We compared the mean number of responses to the familiar test stimuli (original melody) to the mean number of responses to the unfamiliar test stimuli (modified versions) across the three tests. A Repeated-Measures ANOVA with the within factors Familiarity (familiar, unfamiliar) and Test (Pitch, Tempo, Timbre) revealed an effect of Familiarity (F(1,39) = 11.325, p = 0.002, η2 = 0.225) and Test (F(1.57,61.11) = 3.604, p = 0.044, η2 = 0.085), as well as an interaction between them (F(2,78) = 12.155, p < 0.001, η2 = 0.238). The Greenhouse–Geisser correction for violations of sphericity was used. Post-hoc pairwise comparisons with the Bonferroni alpha correction revealed that the animals’ responses did not differ between the familiar melody (M = 21.83, SD = 12.70) and the versions with transposed octaves (Pitch test; M = 22.43, SD = 13.35; MD = − 0.60, p = 0.640); nor between the familiar melody (M = 21.95, SD = 11.71) and the versions with novel tempi (Tempo test; M = 21.23, SD = 9.38; MD = 0.73, p = 0.584). In contrast, the animals produced more responses after the familiar melody (M = 20.28, SD = 11.25) than after the versions played with new instruments (Timbre test; M = 12.88, SD = 9.41; MD = 7.40, p < 0.001; see Fig. 3). There were no significant differences between the responses to familiar test stimuli across test sessions (all p = 1), but the responses to unfamiliar test stimuli were smaller for the Timbre test compared to the Pitch (MD = − 9.55, p = 0.007) and to the Tempo (MD = − 8.35, p = 0.001) tests. To explore if there were any changes across sessions for each test, we conducted separate repeated-measures ANOVA for the Pitch, the Tempo and the Timbre tests. For the Pitch Test, we observed a significant effect of Session (F(2, 37) = 19.91, p < 0.001, η2 = 0.469) on the number of responses to test stimuli but no significant effects of Familiarity (F(1, 37) = 0.249, p = 0.621, η2 = 6.228e−4) or the interaction between them (F(2,37) = 0.52, p = 0.519, η2 = 0.003). Similarly, for the Tempo test, results show a significant effect of Session (F(2, 37) = 3.487, p = 0.041, η2 = 0.134), but no significant effects of Familiarity (F(1, 37) = 0.267, p = 0.609, η2 = 0.001) or interaction between them (F(2,37) = 0.257, p = 0.775, η2 = 0.002). Thus, rats produced more nose-poking responses from session 1 to session 3, but crucially, this increase in responses did not have any effect in the pattern of responses that they were producing after familiar and unfamiliar stimuli. In contrast, for the Timbre test, results show a significant effect of Familiarity (F(1, 37) = 40.54, p = < 0.001, η2 = 0.116), as the animals consistently responded more to the familiar than to the unfamiliar stimuli, but no significant effects of Session (F(2, 37) = 2.862, p = 0.070, η2 = 0.104) or interaction between them (F(2,37) = 0.812, p = 0.452, η2 = 0.005). We also explored if there were any effects from the order in which the tests were presented. We observed an effect of Order (F(2, 78) = 25.943, p < 0.001, η2 = 0.305), as the animals presented with the Pitch test first produced more responses than the animals in the other groups. We also observed an effect of Familiarity (F(1, 39) = 11.941, p = 0.001, η2 = 0.019), but crucially, the interaction between factors was not significant (F(2, 78) = 0.596, p = 0.553, η2 = 0.002).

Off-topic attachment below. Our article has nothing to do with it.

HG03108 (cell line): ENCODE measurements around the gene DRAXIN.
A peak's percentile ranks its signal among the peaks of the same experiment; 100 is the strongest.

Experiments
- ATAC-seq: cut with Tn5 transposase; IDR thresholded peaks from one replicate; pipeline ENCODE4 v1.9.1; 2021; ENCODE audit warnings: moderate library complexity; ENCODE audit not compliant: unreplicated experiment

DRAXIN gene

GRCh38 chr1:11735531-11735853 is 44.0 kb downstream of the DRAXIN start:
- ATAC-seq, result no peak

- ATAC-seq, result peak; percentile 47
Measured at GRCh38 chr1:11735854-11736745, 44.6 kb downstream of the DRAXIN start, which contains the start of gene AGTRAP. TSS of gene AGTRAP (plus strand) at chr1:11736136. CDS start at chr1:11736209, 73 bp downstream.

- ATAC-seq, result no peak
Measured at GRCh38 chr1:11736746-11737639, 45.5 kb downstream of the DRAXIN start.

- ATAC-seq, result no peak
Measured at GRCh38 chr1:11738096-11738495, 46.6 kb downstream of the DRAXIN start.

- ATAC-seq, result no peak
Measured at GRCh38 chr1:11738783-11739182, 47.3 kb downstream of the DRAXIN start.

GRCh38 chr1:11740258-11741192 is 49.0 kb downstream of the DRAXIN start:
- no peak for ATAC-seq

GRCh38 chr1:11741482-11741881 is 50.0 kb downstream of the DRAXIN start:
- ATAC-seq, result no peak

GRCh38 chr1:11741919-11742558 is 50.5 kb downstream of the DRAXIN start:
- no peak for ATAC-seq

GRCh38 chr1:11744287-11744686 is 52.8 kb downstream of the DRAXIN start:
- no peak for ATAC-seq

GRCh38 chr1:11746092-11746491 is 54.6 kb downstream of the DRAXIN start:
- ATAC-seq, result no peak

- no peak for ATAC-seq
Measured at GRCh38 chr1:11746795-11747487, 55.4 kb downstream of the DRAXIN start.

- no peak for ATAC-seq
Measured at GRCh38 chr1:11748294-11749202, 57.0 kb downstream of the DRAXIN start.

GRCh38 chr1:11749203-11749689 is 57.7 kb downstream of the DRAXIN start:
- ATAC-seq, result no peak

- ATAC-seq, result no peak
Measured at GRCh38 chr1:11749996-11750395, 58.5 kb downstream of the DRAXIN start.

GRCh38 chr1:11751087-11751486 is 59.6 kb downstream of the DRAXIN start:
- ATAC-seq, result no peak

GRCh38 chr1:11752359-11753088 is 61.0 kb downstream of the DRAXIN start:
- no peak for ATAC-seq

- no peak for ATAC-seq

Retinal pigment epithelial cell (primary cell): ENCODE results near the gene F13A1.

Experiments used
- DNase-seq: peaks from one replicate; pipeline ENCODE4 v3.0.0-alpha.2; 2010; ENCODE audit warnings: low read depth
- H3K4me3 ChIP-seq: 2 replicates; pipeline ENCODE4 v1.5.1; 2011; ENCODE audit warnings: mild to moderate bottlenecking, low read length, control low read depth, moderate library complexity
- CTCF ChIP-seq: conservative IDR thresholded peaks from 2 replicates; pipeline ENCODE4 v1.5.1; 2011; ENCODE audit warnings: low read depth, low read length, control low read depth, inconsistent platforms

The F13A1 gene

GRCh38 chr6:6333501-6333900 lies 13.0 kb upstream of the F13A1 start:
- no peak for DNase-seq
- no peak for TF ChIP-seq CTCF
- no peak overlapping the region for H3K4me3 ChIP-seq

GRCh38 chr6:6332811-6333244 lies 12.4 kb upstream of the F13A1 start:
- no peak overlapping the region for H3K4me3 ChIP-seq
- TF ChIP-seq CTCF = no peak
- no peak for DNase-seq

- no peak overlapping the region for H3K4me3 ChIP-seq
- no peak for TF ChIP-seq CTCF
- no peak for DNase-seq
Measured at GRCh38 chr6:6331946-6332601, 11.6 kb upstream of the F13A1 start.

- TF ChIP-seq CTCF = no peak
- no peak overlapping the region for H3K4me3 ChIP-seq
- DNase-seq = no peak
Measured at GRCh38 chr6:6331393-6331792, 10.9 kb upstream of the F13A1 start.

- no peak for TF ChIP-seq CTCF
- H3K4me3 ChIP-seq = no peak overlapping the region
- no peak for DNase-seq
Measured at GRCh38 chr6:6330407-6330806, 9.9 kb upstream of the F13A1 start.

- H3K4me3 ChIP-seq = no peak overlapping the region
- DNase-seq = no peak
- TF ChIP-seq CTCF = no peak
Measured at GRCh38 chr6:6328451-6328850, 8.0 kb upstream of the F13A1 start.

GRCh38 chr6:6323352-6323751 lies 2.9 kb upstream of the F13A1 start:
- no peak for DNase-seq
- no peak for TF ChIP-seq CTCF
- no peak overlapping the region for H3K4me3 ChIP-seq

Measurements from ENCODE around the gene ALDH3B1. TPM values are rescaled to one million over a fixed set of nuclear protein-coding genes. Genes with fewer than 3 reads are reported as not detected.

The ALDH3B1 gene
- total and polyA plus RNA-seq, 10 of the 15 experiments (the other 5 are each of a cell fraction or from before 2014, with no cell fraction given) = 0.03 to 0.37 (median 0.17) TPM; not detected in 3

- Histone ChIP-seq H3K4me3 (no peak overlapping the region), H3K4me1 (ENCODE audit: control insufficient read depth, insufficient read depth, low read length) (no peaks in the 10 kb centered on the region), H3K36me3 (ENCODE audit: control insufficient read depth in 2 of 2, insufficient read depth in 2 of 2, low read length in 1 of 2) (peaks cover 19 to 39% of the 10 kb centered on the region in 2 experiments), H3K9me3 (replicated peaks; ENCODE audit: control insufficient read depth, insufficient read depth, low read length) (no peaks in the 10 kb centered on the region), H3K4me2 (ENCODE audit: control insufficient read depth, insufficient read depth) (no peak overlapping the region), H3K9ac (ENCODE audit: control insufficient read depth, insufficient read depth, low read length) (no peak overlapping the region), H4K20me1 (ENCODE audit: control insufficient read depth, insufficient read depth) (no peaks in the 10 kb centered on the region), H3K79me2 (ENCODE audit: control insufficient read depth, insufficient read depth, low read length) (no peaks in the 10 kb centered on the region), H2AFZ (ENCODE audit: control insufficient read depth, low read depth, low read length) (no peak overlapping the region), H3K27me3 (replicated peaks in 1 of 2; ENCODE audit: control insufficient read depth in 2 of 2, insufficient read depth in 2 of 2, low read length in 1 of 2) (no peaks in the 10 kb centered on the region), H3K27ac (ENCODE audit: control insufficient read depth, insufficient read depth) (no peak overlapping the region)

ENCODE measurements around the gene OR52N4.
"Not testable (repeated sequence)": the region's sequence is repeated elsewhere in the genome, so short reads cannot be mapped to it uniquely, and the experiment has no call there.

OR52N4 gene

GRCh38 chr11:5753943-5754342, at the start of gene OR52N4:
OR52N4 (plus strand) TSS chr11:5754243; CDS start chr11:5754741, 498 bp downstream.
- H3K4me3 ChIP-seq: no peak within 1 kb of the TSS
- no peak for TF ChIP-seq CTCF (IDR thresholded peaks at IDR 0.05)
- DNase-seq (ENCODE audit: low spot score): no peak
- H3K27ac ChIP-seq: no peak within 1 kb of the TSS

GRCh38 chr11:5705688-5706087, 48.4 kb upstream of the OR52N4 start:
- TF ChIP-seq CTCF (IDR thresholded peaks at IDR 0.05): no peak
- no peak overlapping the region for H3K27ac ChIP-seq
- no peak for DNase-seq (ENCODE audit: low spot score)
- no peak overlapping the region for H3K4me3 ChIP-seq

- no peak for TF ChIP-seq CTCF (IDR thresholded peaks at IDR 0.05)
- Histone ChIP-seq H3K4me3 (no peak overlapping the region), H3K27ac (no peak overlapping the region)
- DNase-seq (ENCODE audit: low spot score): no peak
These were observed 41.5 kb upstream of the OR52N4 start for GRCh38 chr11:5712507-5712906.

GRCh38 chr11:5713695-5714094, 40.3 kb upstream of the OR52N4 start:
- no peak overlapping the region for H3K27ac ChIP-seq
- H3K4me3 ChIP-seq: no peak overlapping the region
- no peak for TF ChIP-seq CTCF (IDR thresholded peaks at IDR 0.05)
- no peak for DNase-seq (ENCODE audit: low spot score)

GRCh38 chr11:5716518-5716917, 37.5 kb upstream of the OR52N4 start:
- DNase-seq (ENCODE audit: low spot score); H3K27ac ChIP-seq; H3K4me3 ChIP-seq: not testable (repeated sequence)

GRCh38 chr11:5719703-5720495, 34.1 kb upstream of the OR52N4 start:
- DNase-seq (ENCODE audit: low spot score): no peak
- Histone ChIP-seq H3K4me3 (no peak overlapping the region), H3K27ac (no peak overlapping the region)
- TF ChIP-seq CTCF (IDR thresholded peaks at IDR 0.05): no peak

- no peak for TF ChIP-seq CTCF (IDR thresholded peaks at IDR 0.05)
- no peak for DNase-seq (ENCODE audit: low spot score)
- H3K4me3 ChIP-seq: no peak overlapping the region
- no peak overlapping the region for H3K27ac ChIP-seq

To further explore if the lack of significant differences in responses that we observed in the Pitch and Tempo tests was a failure of the animals to discriminate between test items, or rather a true null result in which the data is actually providing information about the null hypothesis, we ran Bayesian paired sample t tests (JASP Team, 2020). The data, in fact, provide no support for the alternative hypothesis neither for the Pitch test (BF10 = 0.189), nor for the Tempo test (BF10 = 0.197), but it does provide moderate support for the null hypothesis for both of them (Pitch [BF01 = 5.279, error % 9.153e−6]; and Tempo [BF01 = 5.081, error % 8.807e−6]). This suggests that the animals are generalizing their responses from the familiar stimuli to the novel ones. So, it is not that the animals are behaving randomly, but rather, they are responding to the novel test stimuli as if it is functionally equivalent to the familiar stimuli. For the Timbre test, a Bayesian paired sample t-test confirm strong evidence in favor of the alternative hypothesis (BF10 = 95,059.227, error % 2.729e−10).
We also explored any possible bias towards high or low frequencies, fast or slow tempo, or the timbre of the instruments by comparing the responses to the two kinds of unfamiliar stimuli we used during each test. We did not find differences between the higher frequency (M = 11.05, SD = 7.32) and the lower-frequency (M = 11.38, SD = 7.31) test items (t(39) − 0.34, p = 0.733, 95% CI [− 2.24, 1.59]) in the Pitch test; between the faster tempo (M = 9.85, SD = 6.19) and the slower tempo (M = 11.38, SD = 5.32) test items (t(39) − 1.44, p = 0.159, 95% CI [− 3.67, 0.62]) in the Tempo test; nor between the violin (M = 6.15, SD = 4.37) and the piccolo (M = 6.73, SD = 6.03) test items (t(39) − 0.77, p = 0.447, 95% CI [− 2.10, 0.94]) in the Timbre test (see Fig. 4; individual data are reported in the supplementary material accompanying this article).